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Commemorative U.S. Postage Stamp Sought for Father Vincent R. Capodanno, Jr.

A short while ago, Vincent Basile, Col. U. S. Army, Retired, introduced The Pirandello Lyceum and the Italian American Alliance * to the story of Lt. Fr. Vincent Capodanno, an Italian American who posthumously received the Congressional Medal of Honor for his bravery, selfless devotion to duty as a U.S Marine and Chaplain, and for his sacrifice in the service of his Country.

Together, they arrived at the idea of petitioning the Postmaster General of the United States to issue a Lt. Fr. Vincent Capodanno Commemorative Stamp. A laudable and simple idea it would seem. At that time, however, we had little idea what it takes to commission a United States Commemorative Stamp. On the surface it would seem axiomatic. Not so. It’s apparent that it’s going to take a concerted effort to achieve that goal. That effort began with the laying of a memorial brick at the 911 Memorial site in Newton, MA, a setting dedicated to American heroes.

Vincent Capodanno was born of an Italian Immigrant father and an Italian American mother. He was the youngest of nine siblings. After high school he joined the Seminary, was ordained a priest in 1957 and later served as a foreign missionary. In the mid 1960’s he volunteered to serve his Country and became a commissioned officer in the Navy. In April 1966 Capodanno was sent to Vietnam to serve with the 1st Marine Division.

He was respected by all those around him earning the nickname the “Grunt Padre” for living eating and sleeping in the same conditions as the Marines with whom he served. Fr. Capodanno requested a six-month extension after his tour was up. On September 4, 1967 the 38 year old Capodanno learned that a platoon was in danger of being overrun by enemy forces. At the time he was in the company command post, yet he left that safe haven to run through area riddled with gunfire to get to the platoon under attack.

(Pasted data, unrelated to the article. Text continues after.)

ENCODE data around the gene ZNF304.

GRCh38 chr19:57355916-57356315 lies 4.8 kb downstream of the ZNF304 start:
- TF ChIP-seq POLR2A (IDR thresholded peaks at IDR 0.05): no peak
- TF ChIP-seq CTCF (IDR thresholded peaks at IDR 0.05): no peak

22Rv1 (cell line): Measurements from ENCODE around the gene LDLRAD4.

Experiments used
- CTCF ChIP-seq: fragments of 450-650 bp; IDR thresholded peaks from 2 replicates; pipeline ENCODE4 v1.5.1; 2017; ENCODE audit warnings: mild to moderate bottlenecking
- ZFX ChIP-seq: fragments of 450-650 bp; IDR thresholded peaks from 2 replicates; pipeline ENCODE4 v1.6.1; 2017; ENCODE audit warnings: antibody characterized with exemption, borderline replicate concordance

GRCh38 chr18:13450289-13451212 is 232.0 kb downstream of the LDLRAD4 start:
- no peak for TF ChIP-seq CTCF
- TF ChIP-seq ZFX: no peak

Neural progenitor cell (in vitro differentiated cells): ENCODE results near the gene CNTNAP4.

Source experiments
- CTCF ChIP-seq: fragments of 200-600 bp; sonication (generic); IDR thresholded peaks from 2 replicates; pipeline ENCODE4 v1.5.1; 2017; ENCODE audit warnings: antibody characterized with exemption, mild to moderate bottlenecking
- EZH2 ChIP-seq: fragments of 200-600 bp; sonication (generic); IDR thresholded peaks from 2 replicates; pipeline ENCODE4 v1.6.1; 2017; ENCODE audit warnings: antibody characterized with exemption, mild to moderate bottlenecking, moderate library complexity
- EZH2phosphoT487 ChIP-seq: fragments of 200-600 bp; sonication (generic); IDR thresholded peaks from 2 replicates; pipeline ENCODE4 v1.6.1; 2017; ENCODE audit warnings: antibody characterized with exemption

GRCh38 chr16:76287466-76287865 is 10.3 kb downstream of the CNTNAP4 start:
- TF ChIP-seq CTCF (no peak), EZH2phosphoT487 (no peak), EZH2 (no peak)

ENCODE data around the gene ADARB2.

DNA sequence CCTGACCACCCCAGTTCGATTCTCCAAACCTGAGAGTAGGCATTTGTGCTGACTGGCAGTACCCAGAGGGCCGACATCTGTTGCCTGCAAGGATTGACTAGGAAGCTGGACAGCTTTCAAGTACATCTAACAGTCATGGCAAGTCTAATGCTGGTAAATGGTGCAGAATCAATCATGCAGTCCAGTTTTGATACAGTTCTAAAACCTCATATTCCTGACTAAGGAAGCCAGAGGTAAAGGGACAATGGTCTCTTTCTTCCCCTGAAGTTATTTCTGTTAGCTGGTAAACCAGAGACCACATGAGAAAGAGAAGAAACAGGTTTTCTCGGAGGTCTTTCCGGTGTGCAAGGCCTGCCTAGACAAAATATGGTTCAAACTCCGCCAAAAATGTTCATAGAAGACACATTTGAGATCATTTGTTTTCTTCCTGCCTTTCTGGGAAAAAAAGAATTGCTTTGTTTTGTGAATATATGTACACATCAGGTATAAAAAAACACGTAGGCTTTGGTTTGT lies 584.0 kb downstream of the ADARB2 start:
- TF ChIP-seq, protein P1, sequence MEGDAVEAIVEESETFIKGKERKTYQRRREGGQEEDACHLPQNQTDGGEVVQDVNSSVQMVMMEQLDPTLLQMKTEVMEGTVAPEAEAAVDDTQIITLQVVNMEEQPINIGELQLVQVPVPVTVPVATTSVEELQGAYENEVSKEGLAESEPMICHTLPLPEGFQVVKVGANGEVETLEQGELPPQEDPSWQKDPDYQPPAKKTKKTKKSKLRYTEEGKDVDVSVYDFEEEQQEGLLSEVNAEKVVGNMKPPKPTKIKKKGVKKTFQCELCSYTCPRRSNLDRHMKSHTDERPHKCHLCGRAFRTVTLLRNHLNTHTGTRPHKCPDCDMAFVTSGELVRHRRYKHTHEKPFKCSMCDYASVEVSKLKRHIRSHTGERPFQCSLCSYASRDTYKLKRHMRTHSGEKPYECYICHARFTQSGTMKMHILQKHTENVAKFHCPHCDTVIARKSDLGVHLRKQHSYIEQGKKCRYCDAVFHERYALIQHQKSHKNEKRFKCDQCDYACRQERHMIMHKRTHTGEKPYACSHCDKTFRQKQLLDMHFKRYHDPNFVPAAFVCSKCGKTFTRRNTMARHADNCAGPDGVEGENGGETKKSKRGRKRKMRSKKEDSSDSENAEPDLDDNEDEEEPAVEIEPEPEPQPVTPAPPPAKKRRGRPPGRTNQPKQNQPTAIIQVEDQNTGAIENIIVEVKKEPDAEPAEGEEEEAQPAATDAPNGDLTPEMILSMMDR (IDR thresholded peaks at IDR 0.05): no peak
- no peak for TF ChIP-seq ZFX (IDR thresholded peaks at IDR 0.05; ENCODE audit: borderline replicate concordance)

He was eventually hit by an exploding mortar which caused multiple arm and leg wounds and severed part of his right hand. Despite these wounds he refused medical help and instead moved around the battlefield offering encouragement and assisting the wounded. When he noticed a wounded Marine he rushed to help. He was within inches of the Marine when he was hit by machine gun fire twenty-five times and died at the scene.

His loss was interminable. He went on to posthumously earn the Purple Heart, the Bronze Star and the Silver Star. On January 7, 1969 his family received the Medal of Honor on his behalf. There are now over fifty local Italian American organizations, local Veteran groups and numerous individuals who have signed on to the effort to have a Commemorative Stamp created in his honor.

To Italian Americans he brings to mind the best of what Italian and Italian American Culture have contributed to the United States. To Veterans – indeed, to all Americans - he reminds us that being an American is not without its costs. His life speaks to us as to what a special place America is, and he reminds us as to what being an American is all about: God, Family and Country.

We ask you to join our petition to have a Commemorative Stamp made to honor and memorialize a great human being and a great American.

Please click on the link to the electronic petition and indicate your support:

The petition will be presented to the Postmaster General. Please direct the attention of your family and friends to this website. We believe the more we share this story the greater will be our chance of success.

For more information you may contact:

Domenic G. Amara, Ph.D.:

Virginia Gardner:

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